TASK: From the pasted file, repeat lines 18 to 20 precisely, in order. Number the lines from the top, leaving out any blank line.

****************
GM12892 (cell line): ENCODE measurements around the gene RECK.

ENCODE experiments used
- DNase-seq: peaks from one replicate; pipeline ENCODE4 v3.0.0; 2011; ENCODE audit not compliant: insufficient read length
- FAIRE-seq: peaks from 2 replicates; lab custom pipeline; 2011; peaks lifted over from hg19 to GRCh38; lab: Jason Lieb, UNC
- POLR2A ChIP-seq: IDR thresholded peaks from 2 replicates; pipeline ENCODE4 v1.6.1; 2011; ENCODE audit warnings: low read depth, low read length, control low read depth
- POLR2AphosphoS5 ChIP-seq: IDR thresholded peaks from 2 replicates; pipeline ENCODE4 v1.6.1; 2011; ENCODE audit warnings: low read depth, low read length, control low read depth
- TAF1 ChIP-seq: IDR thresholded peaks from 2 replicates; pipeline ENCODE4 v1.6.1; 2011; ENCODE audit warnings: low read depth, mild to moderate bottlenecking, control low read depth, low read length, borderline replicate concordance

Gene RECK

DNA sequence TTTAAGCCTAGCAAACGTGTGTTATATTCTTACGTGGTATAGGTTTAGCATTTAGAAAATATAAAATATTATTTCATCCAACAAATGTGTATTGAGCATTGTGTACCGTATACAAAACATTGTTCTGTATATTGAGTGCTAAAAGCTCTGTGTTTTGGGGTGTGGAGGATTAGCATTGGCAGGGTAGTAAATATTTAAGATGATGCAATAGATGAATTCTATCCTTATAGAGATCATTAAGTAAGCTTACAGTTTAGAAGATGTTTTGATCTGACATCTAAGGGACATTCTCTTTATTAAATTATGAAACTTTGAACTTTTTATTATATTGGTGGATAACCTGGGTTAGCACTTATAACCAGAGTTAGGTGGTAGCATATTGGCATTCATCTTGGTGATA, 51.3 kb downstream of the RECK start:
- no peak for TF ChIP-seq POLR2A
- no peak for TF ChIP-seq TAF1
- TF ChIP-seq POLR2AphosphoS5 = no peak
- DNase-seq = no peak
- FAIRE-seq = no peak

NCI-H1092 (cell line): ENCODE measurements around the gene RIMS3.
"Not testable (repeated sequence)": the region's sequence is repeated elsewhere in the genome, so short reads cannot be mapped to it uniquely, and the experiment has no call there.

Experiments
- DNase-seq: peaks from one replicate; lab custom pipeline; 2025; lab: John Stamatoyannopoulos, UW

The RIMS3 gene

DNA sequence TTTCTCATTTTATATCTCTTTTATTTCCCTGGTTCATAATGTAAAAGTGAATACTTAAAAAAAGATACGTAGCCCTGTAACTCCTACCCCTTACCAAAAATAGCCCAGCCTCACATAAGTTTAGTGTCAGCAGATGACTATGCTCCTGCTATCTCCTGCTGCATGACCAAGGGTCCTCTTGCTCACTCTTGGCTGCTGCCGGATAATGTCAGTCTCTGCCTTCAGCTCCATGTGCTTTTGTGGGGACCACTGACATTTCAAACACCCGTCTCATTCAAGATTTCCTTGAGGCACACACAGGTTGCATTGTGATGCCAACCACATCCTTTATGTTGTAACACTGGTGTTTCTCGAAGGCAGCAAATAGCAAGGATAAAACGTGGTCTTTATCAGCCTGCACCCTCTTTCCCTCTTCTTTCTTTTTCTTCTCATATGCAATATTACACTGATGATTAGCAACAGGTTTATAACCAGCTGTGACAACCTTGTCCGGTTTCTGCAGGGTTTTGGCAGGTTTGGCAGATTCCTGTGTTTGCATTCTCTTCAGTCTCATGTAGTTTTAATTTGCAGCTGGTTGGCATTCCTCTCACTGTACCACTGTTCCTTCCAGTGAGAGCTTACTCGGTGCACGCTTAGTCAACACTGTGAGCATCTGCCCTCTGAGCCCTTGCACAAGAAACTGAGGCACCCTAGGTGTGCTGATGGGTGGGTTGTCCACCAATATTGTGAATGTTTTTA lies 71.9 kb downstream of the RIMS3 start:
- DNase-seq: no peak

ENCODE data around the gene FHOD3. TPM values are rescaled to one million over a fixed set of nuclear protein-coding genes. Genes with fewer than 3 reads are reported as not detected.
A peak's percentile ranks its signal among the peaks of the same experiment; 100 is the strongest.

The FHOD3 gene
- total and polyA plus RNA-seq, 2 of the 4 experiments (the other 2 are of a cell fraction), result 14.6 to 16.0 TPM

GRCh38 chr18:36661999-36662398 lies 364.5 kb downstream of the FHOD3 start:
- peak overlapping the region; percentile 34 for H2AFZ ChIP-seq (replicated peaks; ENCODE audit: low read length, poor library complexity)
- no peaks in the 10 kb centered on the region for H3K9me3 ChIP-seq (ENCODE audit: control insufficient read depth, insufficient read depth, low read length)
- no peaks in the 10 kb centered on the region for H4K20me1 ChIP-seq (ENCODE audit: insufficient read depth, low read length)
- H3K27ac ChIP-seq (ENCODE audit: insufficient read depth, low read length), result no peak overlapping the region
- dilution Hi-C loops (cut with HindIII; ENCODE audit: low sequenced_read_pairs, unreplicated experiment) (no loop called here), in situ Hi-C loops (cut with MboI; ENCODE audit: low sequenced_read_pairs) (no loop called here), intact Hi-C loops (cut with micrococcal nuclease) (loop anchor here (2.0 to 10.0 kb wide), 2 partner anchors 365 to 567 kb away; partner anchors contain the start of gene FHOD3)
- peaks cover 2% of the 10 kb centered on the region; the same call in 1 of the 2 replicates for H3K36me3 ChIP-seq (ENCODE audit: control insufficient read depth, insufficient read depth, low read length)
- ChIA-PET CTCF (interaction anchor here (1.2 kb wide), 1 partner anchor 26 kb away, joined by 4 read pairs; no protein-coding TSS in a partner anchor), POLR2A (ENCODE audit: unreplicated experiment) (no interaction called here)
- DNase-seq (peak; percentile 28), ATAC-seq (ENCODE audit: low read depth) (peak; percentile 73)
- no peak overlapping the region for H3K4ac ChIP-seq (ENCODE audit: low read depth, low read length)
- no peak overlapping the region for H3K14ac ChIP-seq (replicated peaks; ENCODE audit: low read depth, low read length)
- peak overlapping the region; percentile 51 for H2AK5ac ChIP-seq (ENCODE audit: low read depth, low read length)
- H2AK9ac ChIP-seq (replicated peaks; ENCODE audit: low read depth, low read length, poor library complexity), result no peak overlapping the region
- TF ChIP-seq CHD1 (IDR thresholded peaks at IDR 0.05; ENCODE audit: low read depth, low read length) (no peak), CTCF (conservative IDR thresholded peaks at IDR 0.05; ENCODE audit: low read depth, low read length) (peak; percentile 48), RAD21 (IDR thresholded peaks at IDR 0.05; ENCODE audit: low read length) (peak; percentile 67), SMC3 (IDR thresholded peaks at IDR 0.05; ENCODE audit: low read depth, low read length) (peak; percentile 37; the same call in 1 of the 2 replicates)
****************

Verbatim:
- DNase-seq: peaks from one replicate; lab custom pipeline; 2025; lab: John Stamatoyannopoulos, UW

The RIMS3 gene

DNA sequence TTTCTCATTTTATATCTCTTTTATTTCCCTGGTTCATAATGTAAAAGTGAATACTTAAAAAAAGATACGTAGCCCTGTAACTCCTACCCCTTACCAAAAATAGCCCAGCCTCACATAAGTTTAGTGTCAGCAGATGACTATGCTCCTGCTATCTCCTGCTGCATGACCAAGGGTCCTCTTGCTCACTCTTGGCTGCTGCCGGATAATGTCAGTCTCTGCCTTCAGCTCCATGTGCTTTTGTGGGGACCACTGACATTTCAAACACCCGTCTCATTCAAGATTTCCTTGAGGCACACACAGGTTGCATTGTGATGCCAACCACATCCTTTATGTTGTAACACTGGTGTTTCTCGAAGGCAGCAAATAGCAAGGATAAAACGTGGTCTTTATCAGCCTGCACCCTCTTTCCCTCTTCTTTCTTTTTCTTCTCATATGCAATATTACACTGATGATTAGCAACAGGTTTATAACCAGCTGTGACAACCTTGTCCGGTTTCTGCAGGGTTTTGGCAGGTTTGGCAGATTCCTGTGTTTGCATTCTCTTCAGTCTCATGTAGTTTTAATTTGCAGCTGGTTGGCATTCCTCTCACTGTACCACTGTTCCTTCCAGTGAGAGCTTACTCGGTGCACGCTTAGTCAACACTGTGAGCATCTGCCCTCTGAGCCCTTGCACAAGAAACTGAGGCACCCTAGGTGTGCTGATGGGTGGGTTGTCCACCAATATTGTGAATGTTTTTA lies 71.9 kb downstream of the RIMS3 start: